The story follows two families and two thirteen-year-old girls. One teenager is Angela Fielding and her single dad, Victor Fielding. The other family is Katherine’s, which is made up of her mother Miranda and her father Tony. The two young girls go missing for three days after school, and when they emerge once again, it seems like they brought something back with them. The premise is interesting; it already provides more background about possession compared to the original, but the plot ultimately fell flat at the end, and the story felt hollow in the middle. The girls immediately go missing and come back possessed. Even though the possession does not take long to set in, it is obvious that something is wrong with the kids. With the exception of the heartbreaking opening scene and the climax, there are not many intense moments during the story. Overall, the movie, story-wise, was nothing special. There were not many jump scares or great moments of suspense either that worked (maybe two overall), which is disappointing, considering the potential it had.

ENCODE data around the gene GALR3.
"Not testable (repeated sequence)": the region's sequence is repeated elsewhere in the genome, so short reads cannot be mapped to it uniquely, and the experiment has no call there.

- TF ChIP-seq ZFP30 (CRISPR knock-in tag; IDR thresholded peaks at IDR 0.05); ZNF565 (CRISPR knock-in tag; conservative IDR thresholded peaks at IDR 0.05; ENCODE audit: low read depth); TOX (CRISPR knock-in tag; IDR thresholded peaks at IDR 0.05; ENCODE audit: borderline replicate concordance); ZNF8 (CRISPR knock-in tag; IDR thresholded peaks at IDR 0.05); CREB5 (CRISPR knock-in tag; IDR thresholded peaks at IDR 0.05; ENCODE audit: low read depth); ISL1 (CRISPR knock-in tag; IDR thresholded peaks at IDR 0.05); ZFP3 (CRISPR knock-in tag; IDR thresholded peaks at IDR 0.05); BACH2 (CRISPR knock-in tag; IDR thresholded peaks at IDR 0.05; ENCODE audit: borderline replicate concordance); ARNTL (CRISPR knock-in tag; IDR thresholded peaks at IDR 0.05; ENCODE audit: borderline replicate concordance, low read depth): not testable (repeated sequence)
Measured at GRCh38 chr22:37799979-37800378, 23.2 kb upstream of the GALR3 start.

An Ensemble Cast, For What?

What saved this movie and kept it engaging to watch were some key performances, but the acting and characters still felt like they could have been expanded upon throughout the two-hour plot. To start with the Fielding family, Angela is played by Lidya Jewett, and her father, Victor Fielding, is played by Leslie Odom Jr. They had strong on-screen chemistry as a father-daughter duo. The start of the movie did well to establish the kind of relationship they have. It felt loving but distant because of the loss of Angela’s mother, Sorren, who is played by Tracey Graves. Even the prologue scene does well to establish Victor and Sorren’s relationship, which eventually translates into his present dynamic with his daughter. Their performances were great, but Jewett’s performance outshines everyone in the movie. She truly delivers a haunting and terrifying performance as a possessed child. Odom Jr. played the worried yet stoic dad convincingly, especially considering his character’s background.